SAST security report on pipelines view
A few releases ago, we shipped Static Application Security Testing (SAST),
which automatically finds vulnerabilities in any new code changes in a merge request.
This allows you to fix them before merging, ensuring these security problems are not introduced
nto master and not released to production.
With this release, this same information is available in a complete SAST security report
in the CI/CD > Pipelines page. This allows developers, production/systems engineers, and
any other security stakeholders to have even more visibility into any security risks as your code
progresses through CI/CD.
External Authorization Control
In some regulated environments, project classification systems are used
to control access to projects, and can now be used with GitLab. When
enabled, admins can set the classification of each project. In addition
to GitLab access controls, access to projects will also require
approval from the external authorization service.
External CI/CD configuration in Starter and Bronze
In GitLab 10.5 we added the ability to include external CI/CD configuration files
into the main
.gitlab-ci.yml for your project. This feature was available only to Premium users on self-hosted Gitlab and Silver users on GitLab.com.
We received a lot of feedback from customers asking us to move this to a lower tier and we are excited
to bring this feature to even more users in this release by making it now available to Starter users on self-hosted Gitlab and Bronze users on GitLab.com.
The ability to have a centralized control over the pipeline configuration
and to reuse the same definition in multiple projects is something that is valuable for enterprises and smaller businesses as well.
Note that as part of our commitment to open source, public projects on Free GitLab.com
have features equivalent to a Gold level subscription. So those public projects will continue to have this feature.
Navigate to external issue tracker
Some teams use GitLab integrated with an external issue tracker. For example,
Jira issues integrated with GitLab merge requests is a popular workflow for many teams.
In this scenario, GitLab issues still function as normal, and teams are free
to use them, for example, in separate one-off scenarios where a team wants everything just in GitLab.
To streamline this integration, we’ve added a new link to the project navigation.
If you have configured any external issue tracker (Redmine, Jira, Bugzilla, or the Custom Issue Tracker),
there will be a separate link in the project navigation that allows you to quickly navigate to that
external system. The GitLab issues link remains so that there’s no confusion and also allows you to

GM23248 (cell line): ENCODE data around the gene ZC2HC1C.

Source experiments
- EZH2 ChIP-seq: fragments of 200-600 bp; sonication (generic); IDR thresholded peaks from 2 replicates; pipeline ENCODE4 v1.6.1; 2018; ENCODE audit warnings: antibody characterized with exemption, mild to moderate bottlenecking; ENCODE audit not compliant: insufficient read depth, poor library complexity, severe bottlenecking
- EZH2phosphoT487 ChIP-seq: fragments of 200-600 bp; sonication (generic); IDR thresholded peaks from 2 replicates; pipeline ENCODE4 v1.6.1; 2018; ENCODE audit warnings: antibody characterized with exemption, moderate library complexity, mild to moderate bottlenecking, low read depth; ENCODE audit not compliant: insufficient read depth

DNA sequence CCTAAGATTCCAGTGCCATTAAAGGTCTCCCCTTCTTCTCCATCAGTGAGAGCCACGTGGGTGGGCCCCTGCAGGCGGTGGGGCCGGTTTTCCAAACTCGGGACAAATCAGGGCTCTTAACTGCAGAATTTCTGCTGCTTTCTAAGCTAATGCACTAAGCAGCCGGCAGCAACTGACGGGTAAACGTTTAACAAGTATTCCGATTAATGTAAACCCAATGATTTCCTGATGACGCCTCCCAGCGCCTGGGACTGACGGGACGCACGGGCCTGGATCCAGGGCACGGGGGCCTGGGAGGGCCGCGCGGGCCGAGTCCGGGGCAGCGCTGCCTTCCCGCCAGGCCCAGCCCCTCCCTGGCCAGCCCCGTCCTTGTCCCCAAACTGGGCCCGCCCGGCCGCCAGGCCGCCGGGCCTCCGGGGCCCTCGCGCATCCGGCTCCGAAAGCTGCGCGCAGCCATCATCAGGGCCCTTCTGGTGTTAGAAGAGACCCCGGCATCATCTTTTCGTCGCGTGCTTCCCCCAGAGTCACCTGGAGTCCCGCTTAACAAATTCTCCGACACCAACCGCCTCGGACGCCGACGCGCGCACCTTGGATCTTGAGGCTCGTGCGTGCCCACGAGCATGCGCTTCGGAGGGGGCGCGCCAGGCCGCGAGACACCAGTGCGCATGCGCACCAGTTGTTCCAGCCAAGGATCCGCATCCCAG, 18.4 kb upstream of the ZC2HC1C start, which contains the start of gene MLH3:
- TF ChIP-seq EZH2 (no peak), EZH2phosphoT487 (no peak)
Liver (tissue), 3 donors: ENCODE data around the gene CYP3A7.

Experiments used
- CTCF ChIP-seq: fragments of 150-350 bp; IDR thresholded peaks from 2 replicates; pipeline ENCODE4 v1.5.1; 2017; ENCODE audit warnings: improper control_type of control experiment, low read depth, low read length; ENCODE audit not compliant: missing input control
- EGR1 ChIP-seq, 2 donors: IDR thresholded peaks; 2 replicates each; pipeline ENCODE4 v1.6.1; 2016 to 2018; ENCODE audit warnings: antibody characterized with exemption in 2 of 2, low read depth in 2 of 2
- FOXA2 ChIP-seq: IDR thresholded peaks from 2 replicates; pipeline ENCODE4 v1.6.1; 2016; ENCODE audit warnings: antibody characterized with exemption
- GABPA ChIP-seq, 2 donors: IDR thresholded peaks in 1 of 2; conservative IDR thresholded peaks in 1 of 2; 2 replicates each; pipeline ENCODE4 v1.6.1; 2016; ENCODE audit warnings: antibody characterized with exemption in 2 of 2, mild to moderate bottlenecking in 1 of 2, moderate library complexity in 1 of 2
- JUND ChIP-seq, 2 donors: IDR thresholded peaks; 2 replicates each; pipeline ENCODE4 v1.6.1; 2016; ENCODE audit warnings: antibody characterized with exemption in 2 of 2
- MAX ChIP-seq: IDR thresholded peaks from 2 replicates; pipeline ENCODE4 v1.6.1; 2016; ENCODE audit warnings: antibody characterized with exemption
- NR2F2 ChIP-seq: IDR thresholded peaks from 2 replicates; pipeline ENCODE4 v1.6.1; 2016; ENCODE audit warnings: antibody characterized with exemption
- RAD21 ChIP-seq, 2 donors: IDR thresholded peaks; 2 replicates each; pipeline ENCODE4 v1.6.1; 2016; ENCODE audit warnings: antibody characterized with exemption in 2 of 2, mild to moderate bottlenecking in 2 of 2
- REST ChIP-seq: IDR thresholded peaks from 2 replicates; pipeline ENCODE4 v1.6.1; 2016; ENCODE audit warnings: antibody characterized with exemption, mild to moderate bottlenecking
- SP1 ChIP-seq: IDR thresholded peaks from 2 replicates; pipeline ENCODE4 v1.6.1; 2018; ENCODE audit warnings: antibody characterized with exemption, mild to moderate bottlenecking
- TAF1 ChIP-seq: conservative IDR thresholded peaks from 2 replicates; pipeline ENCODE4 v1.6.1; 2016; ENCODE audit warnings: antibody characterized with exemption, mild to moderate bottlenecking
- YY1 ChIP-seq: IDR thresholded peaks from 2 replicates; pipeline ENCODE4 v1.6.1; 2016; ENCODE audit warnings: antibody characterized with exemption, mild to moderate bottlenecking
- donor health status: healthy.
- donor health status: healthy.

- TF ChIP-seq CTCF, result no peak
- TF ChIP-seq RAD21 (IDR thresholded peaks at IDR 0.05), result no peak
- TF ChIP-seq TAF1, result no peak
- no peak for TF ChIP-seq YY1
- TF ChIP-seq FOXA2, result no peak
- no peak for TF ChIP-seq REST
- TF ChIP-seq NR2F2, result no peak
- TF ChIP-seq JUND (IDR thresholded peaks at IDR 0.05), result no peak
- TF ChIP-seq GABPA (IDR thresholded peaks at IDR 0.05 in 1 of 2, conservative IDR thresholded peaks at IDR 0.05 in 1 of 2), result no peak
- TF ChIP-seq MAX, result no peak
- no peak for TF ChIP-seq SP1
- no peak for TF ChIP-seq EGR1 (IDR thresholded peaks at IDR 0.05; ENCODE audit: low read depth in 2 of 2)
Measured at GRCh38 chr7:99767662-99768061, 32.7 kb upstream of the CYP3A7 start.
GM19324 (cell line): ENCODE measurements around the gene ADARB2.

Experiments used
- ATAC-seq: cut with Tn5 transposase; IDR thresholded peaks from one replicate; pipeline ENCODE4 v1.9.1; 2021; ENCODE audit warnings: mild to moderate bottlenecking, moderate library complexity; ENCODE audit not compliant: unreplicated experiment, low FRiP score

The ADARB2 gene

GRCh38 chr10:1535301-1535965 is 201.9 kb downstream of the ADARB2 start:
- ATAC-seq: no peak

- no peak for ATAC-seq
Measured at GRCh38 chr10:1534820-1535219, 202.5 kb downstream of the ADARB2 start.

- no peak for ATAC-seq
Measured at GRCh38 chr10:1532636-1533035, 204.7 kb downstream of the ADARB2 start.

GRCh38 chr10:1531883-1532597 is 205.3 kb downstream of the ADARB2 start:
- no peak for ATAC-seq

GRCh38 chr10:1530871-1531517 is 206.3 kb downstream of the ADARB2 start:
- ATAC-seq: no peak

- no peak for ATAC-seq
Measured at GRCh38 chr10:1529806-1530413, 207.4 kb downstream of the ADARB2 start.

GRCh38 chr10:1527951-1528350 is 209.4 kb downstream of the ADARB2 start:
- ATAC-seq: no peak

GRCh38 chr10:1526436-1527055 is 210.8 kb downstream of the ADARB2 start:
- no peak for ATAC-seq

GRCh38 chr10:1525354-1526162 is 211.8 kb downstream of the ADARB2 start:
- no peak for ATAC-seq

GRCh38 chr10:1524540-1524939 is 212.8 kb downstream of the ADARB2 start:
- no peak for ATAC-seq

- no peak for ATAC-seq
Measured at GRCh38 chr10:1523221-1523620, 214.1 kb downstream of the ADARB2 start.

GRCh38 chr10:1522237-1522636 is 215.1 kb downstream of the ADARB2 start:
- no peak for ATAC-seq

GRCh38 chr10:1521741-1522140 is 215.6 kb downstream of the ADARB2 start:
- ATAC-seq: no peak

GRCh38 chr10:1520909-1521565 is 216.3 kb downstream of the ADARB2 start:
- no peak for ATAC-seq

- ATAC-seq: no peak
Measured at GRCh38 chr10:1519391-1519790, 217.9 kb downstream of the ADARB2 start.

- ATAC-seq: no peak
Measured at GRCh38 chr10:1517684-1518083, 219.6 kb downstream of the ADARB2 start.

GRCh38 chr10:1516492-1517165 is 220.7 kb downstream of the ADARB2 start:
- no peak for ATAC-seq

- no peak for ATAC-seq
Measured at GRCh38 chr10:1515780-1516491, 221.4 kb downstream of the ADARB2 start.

use both issue trackers if you want.
Labels in Epics
GitLab issues and merge requests support labels to enable flexible and highly
customizable management of these objects. It’s an effective design that we’ve
also brought to Epics in this release.
You can now assign group labels to epics from the sidebar of an epic, exactly
the same as with issues and merge requests. And you can filter by labels on the epics
list page in a group, again like issues and merge requests. Users of GitLab
will thus find this feature immediately recognizable. This allows you easily
mix and match epics into different categories based on the powerful search and filter bar.
Along with the labels support mentioned above, we have maintained
parity with API support for Epics. You can get a list of epics based on the same search
and filter parameters of the search and filter bar in the web UI of the epics page. This includes
searching by the epic title and description, filtering by the author and labels, and ordering
by “created at” and “updated at” timestamps.
With this release, we have brought API support to discussions in issues,
snippets, and epics. This means that all comments and discussions (for issues)
are now accessible via the API. Teams can leverage this API for flexible,
customized, and specific workflows that are not necessarily in the main GitLab
API support for comments and discussions in merge requests will
also come in a future release.
Filipino, Indonesian, and Turkish language support
As part of our ongoing effort to internationalize GitLab, we have now
added support for Filipino, Indonesian and Turkish translations.
We have also externalised strings on the Repository Locked Files
(Premium and above) list page allowing our translation community to add
more languages and strings to GitLab.
If you are interested in contributing to GitLab’s internationalization
efforts, we welcome you to join our
GitLab Runner 10.6
We’re also releasing GitLab Runner 10.6 today! GitLab Runner is the
open source project that is used to run your CI/CD jobs and send
the results back to GitLab.
Most interesting changes:
List of all changes can be found in GitLab Runner’s CHANGELOG.
Some of the more noteworthy performance improvements in GitLab 10.6
SAST for Java-Maven apps
Static Application Security Testing (SAST) feature.